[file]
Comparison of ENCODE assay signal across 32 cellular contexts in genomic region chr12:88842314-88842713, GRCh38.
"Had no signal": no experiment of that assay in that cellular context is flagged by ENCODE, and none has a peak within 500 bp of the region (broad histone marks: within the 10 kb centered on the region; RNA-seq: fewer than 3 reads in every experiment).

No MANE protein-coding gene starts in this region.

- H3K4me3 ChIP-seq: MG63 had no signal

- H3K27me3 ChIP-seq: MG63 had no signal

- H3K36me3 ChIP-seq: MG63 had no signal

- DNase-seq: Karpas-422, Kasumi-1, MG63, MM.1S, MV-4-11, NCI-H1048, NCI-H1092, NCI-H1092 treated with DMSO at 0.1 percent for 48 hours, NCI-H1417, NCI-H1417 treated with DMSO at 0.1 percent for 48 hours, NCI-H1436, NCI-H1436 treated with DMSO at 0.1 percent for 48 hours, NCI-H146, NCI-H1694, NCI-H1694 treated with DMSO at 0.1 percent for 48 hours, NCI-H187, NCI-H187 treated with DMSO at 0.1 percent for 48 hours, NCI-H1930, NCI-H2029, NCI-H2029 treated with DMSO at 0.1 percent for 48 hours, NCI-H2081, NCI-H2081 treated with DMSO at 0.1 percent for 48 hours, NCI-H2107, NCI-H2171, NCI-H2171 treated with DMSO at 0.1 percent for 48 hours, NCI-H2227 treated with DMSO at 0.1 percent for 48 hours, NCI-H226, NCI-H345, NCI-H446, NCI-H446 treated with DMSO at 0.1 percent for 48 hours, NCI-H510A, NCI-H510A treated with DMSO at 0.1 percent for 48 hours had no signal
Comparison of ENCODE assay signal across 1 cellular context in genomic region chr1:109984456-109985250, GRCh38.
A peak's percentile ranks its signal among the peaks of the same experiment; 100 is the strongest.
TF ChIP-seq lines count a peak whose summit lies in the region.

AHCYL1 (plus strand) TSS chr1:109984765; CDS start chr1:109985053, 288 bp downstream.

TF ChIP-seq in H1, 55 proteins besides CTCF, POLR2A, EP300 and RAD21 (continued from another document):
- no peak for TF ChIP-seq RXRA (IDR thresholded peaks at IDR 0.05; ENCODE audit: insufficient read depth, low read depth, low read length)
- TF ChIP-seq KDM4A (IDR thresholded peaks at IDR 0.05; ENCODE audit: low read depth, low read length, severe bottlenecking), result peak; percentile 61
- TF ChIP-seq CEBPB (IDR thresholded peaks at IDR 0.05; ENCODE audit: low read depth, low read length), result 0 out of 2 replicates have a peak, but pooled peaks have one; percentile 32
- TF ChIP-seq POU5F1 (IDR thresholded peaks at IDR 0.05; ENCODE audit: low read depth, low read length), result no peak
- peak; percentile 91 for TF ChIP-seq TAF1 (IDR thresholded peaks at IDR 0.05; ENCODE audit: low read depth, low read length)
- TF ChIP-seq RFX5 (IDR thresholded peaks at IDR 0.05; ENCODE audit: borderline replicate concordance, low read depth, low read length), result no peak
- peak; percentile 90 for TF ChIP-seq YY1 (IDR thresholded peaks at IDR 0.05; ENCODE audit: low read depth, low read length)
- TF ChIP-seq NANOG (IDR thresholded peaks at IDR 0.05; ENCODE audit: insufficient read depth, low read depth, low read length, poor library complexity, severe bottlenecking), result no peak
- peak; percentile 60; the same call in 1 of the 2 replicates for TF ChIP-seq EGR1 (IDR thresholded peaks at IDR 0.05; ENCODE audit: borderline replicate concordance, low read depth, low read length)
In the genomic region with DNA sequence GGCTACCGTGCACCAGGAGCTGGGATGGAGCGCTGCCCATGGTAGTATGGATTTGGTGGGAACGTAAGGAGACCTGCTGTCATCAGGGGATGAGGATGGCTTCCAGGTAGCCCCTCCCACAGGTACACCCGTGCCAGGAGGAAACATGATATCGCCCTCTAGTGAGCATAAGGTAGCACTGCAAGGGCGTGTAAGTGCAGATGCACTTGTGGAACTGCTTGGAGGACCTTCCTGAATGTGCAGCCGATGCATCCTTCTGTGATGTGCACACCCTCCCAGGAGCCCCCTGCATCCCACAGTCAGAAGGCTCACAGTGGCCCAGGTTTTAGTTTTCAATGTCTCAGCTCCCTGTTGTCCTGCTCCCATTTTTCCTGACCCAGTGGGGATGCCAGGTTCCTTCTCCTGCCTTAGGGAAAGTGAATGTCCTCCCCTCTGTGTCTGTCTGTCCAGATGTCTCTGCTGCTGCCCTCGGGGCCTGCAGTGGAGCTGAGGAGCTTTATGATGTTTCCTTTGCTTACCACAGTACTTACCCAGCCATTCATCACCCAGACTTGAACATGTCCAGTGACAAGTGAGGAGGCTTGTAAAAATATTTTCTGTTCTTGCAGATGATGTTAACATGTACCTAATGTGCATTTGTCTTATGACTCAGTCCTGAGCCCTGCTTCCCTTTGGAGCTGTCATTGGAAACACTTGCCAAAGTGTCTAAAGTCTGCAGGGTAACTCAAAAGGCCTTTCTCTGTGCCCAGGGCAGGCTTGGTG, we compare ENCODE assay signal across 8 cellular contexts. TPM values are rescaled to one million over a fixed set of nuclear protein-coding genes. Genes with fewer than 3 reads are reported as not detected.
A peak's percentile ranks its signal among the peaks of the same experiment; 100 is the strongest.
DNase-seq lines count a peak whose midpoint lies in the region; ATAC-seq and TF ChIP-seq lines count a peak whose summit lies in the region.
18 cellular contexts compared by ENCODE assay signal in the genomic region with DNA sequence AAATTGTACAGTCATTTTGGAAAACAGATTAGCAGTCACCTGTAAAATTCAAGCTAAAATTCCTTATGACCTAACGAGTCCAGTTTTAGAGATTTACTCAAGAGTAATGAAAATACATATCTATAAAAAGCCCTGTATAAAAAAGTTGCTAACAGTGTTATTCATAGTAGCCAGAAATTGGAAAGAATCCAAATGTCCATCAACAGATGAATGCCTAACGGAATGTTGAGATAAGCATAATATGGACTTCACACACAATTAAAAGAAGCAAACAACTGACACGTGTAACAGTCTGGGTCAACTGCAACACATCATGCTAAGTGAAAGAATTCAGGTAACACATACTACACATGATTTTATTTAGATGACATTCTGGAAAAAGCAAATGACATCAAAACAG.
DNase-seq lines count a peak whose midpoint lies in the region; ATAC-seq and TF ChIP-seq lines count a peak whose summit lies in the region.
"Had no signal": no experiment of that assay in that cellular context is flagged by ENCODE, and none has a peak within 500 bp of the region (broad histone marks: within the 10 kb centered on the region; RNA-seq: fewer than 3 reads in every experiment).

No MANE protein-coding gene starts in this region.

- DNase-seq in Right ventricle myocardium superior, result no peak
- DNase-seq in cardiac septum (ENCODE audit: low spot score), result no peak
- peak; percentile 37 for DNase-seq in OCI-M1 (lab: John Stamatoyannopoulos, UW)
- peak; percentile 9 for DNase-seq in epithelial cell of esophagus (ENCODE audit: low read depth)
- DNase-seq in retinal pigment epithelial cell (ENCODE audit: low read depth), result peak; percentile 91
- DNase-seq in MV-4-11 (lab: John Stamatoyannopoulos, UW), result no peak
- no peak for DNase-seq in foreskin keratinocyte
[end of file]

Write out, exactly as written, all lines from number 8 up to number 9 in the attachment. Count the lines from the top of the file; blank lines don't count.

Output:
Comparison of ENCODE assay signal across 1 cellular context in genomic region chr1:109984456-109985250, GRCh38.
A peak's percentile ranks its signal among the peaks of the same experiment; 100 is the strongest.